13 July 2013


It was one thing to impugn my gender identity and to say that Dr. Marci Bowers had created a "Frankenstein" right after the surgery she performed on me.  Children who don't get their way are always calling people--including the adults who deny them what they want--names.  

But it's something else entirely to make false accusations against someone. It's something else again when those accusations include racism against someone who works as an educator and sexual crimes against a transgender person.

Such was the way in which Dominick's attacks against me escalated.  When I saw him, for the last time, in the court, he whined that he "never would have said those things" if he "knew that it would lead to this."

By "this", he meant being in that court--not the damage he did to me.  That was when I realized I'd been entirely too forgiving of, and merciful toward, him.

All he cared about was the ways in which the exposure of his deeds and words would inconvenience him.  When he begged for me to "forgive" him, he wasn't looking for absolution or making--implicitly or explicitly--a pact to make amends and be a better person than he'd been.  Oh, no.  All he wanted was to be "let off the hook" and, as he said, to have the opportunity to live his life. After all, he said, he's young and has "a lot of years ahead".

So what was he telling me?  That my life was over?  (Perhaps it is.) That his life is more important or valuable than mine? (Some would see it that way.) Or was he finally expressing, if not admitting, the disrespect--if not outright contempt--he always had for me?

Actually, I realized that he respects no one.  He has the sense of entitlement that, when I first started teaching, I saw only in very wealthy kids.  When he makes a mistake--no, when he hurts someone--he thinks it's the obligation of the people around him to cover up for him, and to help him "move on".

Now, in spite of everything I've experienced, I don't believe that most people are born wicked.  At the same time, most people have to be taught morality of some sort.  Whatever sense of right and wrong I have, I learned from my parents, grandparents, teachers and other adults in my life when I was growing up. It's also been refined by some experiences I've had.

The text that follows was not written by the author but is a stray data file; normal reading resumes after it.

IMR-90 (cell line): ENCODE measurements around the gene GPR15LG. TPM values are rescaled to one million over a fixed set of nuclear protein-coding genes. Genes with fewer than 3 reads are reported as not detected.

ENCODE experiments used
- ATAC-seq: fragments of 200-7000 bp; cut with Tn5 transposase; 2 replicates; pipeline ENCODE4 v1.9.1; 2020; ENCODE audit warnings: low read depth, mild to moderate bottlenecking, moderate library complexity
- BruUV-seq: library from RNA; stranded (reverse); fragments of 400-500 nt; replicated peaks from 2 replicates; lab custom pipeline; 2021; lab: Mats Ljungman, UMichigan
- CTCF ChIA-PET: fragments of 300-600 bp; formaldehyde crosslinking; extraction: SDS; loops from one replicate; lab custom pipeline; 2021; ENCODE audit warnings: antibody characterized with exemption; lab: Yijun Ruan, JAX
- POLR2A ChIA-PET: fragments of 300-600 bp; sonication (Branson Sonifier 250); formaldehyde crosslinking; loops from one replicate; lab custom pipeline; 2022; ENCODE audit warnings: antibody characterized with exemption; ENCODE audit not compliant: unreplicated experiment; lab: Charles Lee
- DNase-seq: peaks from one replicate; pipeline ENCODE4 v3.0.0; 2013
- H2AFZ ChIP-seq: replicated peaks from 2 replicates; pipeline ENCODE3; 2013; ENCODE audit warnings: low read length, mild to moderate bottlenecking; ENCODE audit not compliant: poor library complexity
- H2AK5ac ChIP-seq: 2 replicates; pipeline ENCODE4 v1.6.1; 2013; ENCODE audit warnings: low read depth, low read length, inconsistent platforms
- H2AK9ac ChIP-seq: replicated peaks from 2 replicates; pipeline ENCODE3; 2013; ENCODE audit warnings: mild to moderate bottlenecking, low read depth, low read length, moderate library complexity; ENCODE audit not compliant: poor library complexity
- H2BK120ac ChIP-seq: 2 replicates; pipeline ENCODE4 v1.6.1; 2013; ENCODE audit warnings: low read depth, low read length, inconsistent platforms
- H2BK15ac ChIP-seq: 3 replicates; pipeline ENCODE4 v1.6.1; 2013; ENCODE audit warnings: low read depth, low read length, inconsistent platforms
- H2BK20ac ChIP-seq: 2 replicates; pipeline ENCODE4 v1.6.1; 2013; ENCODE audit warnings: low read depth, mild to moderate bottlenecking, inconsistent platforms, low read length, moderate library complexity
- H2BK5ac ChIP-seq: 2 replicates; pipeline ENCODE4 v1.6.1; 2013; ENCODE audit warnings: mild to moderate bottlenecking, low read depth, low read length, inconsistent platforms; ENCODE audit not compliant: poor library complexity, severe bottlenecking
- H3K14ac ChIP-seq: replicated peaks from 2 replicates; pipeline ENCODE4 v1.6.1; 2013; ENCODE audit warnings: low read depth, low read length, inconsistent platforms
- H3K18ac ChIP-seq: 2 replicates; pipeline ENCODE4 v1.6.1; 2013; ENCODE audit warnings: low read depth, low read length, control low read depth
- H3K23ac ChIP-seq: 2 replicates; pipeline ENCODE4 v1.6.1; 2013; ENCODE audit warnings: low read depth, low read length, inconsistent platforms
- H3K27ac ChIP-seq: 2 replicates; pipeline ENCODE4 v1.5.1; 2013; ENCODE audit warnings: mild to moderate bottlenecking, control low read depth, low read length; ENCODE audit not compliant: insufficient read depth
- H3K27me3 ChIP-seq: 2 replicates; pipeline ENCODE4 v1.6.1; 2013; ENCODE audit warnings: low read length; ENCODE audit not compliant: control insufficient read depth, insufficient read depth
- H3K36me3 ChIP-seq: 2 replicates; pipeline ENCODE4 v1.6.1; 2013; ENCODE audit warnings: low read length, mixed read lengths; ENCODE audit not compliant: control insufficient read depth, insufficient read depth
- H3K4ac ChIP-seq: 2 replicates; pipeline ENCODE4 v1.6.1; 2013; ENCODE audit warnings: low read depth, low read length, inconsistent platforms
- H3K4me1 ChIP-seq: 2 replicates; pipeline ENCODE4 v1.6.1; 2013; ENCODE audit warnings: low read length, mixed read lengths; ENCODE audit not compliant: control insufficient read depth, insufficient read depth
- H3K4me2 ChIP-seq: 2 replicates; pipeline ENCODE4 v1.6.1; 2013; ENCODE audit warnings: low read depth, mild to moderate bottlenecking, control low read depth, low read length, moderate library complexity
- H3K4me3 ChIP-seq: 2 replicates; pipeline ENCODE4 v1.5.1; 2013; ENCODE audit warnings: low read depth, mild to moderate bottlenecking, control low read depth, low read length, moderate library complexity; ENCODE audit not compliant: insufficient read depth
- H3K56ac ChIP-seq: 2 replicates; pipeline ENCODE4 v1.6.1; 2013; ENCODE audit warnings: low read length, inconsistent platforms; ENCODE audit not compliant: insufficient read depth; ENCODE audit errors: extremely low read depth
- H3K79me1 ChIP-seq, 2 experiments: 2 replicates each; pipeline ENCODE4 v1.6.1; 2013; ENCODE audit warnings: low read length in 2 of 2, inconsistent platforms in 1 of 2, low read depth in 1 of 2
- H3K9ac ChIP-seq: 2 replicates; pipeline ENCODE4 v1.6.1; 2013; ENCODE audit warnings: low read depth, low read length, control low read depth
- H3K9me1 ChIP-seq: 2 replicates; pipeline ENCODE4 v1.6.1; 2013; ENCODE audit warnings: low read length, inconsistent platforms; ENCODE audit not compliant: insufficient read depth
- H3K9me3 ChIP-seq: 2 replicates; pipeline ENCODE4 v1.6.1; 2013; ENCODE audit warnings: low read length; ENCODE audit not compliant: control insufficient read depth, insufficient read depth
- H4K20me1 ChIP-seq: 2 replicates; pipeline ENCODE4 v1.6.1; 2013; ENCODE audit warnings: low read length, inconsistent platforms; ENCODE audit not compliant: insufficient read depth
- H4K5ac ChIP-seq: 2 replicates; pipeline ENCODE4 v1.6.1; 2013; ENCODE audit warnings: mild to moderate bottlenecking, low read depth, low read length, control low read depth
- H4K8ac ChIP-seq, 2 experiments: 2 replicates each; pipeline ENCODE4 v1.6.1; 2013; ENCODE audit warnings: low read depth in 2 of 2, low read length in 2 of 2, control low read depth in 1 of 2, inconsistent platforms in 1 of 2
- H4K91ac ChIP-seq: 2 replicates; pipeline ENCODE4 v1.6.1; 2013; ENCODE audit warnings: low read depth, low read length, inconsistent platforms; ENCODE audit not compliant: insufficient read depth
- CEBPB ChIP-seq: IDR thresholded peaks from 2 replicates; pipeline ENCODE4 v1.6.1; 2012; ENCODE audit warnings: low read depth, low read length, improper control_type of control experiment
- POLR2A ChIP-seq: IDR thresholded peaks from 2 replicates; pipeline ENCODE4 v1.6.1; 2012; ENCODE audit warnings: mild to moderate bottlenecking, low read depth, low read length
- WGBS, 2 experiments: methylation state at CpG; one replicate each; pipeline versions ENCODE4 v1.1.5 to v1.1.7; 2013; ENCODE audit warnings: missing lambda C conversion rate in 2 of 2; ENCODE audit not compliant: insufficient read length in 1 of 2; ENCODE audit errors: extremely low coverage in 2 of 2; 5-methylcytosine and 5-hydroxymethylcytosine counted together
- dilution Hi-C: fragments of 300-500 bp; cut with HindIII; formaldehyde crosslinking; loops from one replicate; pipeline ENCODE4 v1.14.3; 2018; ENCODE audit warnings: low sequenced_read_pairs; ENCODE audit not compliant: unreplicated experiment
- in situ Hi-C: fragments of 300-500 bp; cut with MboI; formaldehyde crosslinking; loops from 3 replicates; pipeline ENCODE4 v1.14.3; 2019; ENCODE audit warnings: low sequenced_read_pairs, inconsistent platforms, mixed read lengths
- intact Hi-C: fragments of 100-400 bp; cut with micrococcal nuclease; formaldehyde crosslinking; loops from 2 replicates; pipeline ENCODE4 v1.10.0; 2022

Dominick spent even more time in Catholic school than I did.  And, I guess, there had to have been at least one or two people who inculcated him with some sense of moral judgment. Even if his circumstances were--in spite or because of all the time he spent in Catholic school--more dysfunctional than mine were, I still don't understand how he can say that making false accusations and othewise lying about me, or anyone, simply because he was angry is right.

Then again, he is an abuser, a predator.  I don't know what made him--or whether he was indeed born--that way.  All I know is that he would lie, manipulate and make any attempt to destroy the life of someone who was even more vulnerable to stereotypes and judgments than he is.

I know this:  Whatever he was born or made, he is a bully and a thug.  His "apologies" the last time I saw him were nothing more than attempts to save his own culo.

That, after his abuse tore away at something I always valued:  the notion that I could help someone become trustworthy by trusting him, that I could teach him that someone was indeed willing to love, support and forgive him when he "lost it" or made a lapse in judgment.

The thing is, people like Dominick don't become better people when you love and forgive them.  They simply see another way they can "get over" on you, if you're lucky, or to bully and harass you if you aren't.

Sometimes I wish I'd been more of a bitch--or, at least, someone who doesn't take any shit--when I was with him. Then, he wouldn't have done a lot of what he'd done, mainly becuase the relationship wouldn't have lasted nearly as long as it did.

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